Sydney to Hobart: A “Wild Thing” experience

December 27, 2010

Every year on Boxing Day, the peaceful waters of the Sydney harbour become rough and wild with nearly 100 yachts making their way to Hobart – a race that I’ve covered 3 times now.


Photographers are assigned to media boats to get close to the main yachts. Very often you get so close to the massive super-maxi yachts that you feel like crashing every now and then. Despite this feeling, and my severe motion sickness, the Sydney to Hobart yacht race is an event I enjoy covering.


This year it seemed like another day for me to enjoy my job. The adventure started at 11.30 GMT when A-Team, the media boat that I was on, departed from the Marina in Sydney’s lovely Rushcutters Bay. We were next to the big super-maxis as they warmed up for the race scheduled for 13.00 GMT. We were ready for the start of the race, waiting for the big yachts to sail past, close enough for us to get the pictures. But only 4 minutes after the start of the race a really wild thing happened, triggering 20 seconds of one of my worst nightmares.


I was shooting with my 70-200mm lens as ‘Wild Thing’ got closer and closer. The crew were screaming at us to get out of their way. The boat was so close that I decided to pick up my other camera with a 16-35mm lens to get a better shot. But as soon as I put down my 70-200mm lens, I went into panic mode. The supermaxi was so close to me that I decided to run back to avoid getting knocked down. By that time, most of my colleagues in the boat were doing the same thing. As crazy as it sounds, my first thought was: are we all gonna die?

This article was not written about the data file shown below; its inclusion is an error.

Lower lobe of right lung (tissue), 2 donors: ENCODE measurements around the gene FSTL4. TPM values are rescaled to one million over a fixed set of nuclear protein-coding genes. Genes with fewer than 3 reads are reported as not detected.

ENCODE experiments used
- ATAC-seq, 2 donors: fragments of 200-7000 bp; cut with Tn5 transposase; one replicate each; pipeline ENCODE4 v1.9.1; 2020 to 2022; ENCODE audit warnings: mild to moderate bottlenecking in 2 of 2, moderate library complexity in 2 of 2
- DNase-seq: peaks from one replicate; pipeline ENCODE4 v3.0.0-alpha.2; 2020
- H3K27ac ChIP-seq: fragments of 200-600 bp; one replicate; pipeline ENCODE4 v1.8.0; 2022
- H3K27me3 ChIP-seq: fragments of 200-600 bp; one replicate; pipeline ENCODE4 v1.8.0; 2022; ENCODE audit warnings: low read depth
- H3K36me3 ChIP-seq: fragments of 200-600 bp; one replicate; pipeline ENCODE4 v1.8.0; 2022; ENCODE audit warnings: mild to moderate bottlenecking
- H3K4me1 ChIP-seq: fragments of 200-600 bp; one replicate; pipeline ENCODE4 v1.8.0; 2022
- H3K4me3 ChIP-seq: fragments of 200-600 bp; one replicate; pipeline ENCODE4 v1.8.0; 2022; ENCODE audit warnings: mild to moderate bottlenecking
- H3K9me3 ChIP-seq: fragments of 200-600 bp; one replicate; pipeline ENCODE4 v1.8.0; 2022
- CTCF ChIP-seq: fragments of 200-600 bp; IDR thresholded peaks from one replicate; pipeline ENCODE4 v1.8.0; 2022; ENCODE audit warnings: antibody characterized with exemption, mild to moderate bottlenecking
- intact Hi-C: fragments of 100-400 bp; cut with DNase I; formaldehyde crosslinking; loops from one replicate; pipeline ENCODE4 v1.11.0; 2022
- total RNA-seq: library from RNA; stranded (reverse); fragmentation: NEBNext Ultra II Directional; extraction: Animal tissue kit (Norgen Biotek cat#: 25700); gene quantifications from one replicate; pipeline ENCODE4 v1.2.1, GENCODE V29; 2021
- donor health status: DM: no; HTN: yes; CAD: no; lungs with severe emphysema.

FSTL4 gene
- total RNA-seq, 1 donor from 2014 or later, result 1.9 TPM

Two seconds later, ‘A-Team’ was hit and twisted to its side by the speed of ‘Wild Thing,’ and my head was in the dilemma of either taking pictures or checking if the damage to our boat was enough to make us sink in the Sydney Harbour – a potentially deadly situation, taking into account that another 90 yachts would sail over our heads before we’d get rescued.


Miraculously, the powerful ‘Wild Thing’ only broke the hand rail on the rear of the media boat, along with the clean water system. Twenty seconds later we all realized the boat wouldn’t sink and we were all safe… very scared but all safe. Not safe enough to get to the open sea to keep covering the start of the race, but safe enough to get back to the marina where the adventure started over an hour ago.

Boating at Sydney Harbour is one of the most exciting experiences I’ve ever had. A few days after my arrival to Australia, I took the Manly ferry with my wife. A few minutes after our departure, we were delighted with the magnificence of the Sydney Harbour at sunset. Paradoxically, it was another unforgettable moment in my life.

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